I get tired lately. Perhaps I mean fatigued:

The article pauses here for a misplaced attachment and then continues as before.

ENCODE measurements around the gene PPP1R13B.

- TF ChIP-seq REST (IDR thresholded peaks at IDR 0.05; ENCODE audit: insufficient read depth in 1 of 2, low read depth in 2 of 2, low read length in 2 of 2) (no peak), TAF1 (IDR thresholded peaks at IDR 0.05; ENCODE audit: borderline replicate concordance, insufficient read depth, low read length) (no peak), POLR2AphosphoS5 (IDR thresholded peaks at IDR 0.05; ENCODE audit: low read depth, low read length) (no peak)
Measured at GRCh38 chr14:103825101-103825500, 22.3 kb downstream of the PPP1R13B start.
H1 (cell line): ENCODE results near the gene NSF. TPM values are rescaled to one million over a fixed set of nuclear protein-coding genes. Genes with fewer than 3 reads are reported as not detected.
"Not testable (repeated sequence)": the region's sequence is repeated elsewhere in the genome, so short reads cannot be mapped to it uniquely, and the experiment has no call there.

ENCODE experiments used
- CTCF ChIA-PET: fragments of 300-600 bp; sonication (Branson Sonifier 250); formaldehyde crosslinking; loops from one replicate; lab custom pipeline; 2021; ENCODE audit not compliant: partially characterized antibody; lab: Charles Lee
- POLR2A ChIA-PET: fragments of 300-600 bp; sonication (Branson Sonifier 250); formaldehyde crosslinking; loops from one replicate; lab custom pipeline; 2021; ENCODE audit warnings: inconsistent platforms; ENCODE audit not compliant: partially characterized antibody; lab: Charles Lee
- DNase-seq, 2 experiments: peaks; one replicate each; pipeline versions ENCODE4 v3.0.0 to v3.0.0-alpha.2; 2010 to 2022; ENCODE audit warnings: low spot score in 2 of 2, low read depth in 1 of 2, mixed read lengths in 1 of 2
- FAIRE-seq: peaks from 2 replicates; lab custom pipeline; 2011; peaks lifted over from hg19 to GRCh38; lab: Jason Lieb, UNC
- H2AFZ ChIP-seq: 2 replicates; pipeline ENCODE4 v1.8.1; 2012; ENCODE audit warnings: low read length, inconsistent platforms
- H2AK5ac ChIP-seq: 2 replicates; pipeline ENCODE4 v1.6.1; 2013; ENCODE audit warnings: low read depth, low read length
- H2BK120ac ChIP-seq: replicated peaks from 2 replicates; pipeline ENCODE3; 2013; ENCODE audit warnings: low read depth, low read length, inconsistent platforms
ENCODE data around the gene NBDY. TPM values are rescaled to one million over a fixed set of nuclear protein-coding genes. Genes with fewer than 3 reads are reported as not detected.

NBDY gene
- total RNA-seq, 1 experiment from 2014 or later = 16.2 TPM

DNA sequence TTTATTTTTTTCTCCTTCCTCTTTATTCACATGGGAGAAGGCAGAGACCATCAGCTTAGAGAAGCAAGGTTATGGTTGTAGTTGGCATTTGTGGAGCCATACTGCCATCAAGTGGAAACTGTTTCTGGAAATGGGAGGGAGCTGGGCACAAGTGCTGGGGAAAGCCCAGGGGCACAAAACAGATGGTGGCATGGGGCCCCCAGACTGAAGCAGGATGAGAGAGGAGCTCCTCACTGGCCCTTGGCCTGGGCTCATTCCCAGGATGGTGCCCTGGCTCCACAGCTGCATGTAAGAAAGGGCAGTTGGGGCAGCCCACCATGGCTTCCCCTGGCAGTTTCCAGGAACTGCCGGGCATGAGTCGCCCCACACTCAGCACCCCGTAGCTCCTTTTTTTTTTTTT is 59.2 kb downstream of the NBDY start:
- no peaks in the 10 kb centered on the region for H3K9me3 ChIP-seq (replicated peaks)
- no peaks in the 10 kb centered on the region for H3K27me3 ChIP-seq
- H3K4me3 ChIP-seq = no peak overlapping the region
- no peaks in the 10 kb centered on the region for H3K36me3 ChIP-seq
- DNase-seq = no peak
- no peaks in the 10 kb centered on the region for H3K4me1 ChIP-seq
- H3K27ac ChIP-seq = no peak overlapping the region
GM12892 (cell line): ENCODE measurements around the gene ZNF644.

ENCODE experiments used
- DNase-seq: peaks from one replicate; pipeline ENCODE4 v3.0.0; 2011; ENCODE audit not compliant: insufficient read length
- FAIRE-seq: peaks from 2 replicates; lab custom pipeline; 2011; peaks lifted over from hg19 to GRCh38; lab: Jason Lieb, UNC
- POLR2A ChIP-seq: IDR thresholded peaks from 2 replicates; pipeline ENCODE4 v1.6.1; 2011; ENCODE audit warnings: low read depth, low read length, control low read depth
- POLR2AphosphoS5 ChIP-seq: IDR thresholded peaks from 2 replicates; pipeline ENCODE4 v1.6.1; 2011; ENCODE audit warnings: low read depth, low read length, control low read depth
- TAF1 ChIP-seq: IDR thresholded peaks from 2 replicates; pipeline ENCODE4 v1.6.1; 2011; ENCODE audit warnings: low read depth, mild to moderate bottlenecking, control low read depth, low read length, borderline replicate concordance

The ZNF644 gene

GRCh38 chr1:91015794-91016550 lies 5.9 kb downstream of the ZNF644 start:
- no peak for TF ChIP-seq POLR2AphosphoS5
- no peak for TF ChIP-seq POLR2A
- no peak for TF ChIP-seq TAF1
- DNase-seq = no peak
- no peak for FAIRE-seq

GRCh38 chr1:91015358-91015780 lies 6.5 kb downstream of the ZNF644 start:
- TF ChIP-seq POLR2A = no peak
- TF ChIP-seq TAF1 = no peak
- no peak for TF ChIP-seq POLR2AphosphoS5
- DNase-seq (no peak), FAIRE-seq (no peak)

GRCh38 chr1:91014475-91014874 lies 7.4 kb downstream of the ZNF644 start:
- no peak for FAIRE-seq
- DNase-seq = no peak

a lessening of one's response to or enthusiasm for something, typically as a result of overexposure to itSome of you might say that I need to get out more. Take breaks! Go fishing! Take a ride on your motorcycle! I do that, but that only helps momentarily. There is something deeper that is wrong. It is more serious than just overexposure. I believe that it is somehow related to the fact that much of what we do isn't related to real life. Somehow, we find ourselves sucked into doing something that isn't essential to who we are. We carry this gnawing suspicion that we are serving a system we don't believe in. Most of our energy is consumed slaving under meaningless duties. Years ago I took a time management course because I felt I was wasting too much time on useless stuff. The seminar was expensive. I left that course very passionate about organizing and managing my life. After a few months, however, I realized that all I was doing was organizing and managing the same old useless stuff. I had a revelation that managing my life was meaningless unless my life itself was changed. Years ago I read a book by Easum and Bandy called Growing Spiritual Redwoods. I don't recall anything else about the book except one declaration that the future church would not support codependent relationships. I remember how radical and dangerous an idea that was because that would pretty much empty most churches. Imagine if you stopped supporting codependence in all your relationships. Do you wonder how lonely you'd become? Most of what we do is fulfill other's expectations of us. We grant other's their desires. Something else I've noticed: one week I decided to analyze the phone-calls and visits I was getting at the church building. The greatest majority of them were business related... that is, almost all of them had to do with somebody wanting something or trying to get me to want something. It's like when you're having supper with your family... that's when the tele-marketers call. It's one thing to be actually engaged in life and relationships in a healthy way. It's another to be entangled and trapped in an artificial pseudo-life and in unhealthy codependent relationships. I don't think I suffer from overexposure to church and ministry. I compare it to fishing when you are being inundated with black-flies and mosquitoes. The fishing itself is a pleasure, but after a while the perpetual menace of insects exhausts you. It's the distractions that kill us. Like someone once told me: "It's hard to drain the swamp when you're up to your ass in alligators!"